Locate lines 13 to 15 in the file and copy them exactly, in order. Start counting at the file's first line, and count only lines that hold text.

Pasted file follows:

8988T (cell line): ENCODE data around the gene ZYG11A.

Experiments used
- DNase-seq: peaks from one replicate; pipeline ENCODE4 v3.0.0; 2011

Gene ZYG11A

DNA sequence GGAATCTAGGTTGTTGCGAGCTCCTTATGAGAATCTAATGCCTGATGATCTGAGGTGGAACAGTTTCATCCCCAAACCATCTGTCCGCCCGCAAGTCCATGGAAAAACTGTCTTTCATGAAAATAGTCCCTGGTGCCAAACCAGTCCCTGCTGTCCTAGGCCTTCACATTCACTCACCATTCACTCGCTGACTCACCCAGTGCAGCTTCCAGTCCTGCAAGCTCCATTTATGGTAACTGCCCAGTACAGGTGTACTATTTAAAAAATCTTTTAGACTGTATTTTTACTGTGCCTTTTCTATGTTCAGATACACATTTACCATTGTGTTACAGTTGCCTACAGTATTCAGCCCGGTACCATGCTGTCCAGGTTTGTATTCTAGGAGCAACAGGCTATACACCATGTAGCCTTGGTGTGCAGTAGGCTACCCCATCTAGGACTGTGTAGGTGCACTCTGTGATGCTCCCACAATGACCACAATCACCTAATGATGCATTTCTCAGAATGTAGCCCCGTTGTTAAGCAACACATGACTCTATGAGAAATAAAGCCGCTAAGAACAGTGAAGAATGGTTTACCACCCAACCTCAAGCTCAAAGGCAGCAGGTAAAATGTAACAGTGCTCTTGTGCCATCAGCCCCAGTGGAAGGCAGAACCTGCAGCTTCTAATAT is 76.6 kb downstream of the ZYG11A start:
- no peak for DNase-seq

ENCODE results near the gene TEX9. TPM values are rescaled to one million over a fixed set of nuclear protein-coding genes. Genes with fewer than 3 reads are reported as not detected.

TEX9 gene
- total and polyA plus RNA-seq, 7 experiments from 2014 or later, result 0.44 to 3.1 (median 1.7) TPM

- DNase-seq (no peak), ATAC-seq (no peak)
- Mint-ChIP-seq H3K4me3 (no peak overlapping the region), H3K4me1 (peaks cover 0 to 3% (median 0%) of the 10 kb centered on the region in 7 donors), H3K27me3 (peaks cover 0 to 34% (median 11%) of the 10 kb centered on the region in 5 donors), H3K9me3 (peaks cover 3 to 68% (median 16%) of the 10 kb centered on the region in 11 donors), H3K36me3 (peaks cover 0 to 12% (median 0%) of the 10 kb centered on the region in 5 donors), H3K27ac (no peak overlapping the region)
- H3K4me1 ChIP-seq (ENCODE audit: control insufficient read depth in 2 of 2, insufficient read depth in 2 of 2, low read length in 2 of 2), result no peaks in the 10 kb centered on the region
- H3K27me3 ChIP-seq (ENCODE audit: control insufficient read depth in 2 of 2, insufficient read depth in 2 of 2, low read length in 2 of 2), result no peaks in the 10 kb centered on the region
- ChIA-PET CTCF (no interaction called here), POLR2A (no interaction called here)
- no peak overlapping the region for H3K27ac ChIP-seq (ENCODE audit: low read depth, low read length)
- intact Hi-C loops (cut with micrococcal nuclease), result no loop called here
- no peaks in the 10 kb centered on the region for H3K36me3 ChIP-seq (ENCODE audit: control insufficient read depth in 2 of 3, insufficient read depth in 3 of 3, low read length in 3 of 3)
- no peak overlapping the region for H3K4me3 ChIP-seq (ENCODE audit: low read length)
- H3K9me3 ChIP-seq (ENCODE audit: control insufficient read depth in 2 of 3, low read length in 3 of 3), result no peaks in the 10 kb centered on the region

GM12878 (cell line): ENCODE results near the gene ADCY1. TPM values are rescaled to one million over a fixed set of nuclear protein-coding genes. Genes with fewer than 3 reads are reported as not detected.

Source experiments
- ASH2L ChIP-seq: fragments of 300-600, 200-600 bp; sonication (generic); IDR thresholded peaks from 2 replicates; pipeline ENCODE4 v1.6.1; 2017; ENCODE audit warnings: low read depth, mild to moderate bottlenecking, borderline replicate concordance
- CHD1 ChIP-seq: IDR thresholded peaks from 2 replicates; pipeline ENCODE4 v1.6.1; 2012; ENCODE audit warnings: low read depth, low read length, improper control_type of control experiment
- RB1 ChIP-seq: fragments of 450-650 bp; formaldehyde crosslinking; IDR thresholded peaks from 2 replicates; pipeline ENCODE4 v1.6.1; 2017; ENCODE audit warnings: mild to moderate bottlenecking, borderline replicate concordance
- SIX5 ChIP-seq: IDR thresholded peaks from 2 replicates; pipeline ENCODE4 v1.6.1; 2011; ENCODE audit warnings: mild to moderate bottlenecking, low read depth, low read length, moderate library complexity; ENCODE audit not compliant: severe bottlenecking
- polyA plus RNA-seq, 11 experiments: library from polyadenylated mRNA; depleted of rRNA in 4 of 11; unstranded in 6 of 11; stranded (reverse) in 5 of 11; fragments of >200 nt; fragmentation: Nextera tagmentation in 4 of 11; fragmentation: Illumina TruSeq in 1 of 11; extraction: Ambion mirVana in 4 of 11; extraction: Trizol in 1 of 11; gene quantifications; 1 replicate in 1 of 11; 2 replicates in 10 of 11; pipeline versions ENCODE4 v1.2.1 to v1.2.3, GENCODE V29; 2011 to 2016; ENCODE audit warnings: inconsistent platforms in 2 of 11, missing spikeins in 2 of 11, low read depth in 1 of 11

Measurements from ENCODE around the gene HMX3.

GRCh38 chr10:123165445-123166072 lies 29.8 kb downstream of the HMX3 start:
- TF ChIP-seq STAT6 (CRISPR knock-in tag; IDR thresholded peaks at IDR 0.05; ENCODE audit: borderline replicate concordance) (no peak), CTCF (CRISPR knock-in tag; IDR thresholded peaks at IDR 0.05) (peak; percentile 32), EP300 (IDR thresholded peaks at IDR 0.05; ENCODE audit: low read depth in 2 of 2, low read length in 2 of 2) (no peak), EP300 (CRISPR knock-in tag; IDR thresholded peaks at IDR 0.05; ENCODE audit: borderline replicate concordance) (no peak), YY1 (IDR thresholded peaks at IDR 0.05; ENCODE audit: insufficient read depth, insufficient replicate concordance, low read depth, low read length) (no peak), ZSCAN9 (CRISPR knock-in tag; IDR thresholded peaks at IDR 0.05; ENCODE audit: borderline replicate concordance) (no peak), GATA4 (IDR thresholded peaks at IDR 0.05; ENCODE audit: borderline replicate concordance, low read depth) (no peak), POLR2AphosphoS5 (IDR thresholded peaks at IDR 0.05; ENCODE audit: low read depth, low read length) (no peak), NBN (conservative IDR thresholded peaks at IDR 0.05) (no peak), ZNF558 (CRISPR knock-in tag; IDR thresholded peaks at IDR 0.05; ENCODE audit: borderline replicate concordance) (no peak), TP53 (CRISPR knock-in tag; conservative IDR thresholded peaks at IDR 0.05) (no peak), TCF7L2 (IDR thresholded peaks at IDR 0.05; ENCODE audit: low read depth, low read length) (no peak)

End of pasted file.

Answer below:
- H3K27me3 ChIP-seq (ENCODE audit: control insufficient read depth in 2 of 2, insufficient read depth in 2 of 2, low read length in 2 of 2), result no peaks in the 10 kb centered on the region
- ChIA-PET CTCF (no interaction called here), POLR2A (no interaction called here)
- no peak overlapping the region for H3K27ac ChIP-seq (ENCODE audit: low read depth, low read length)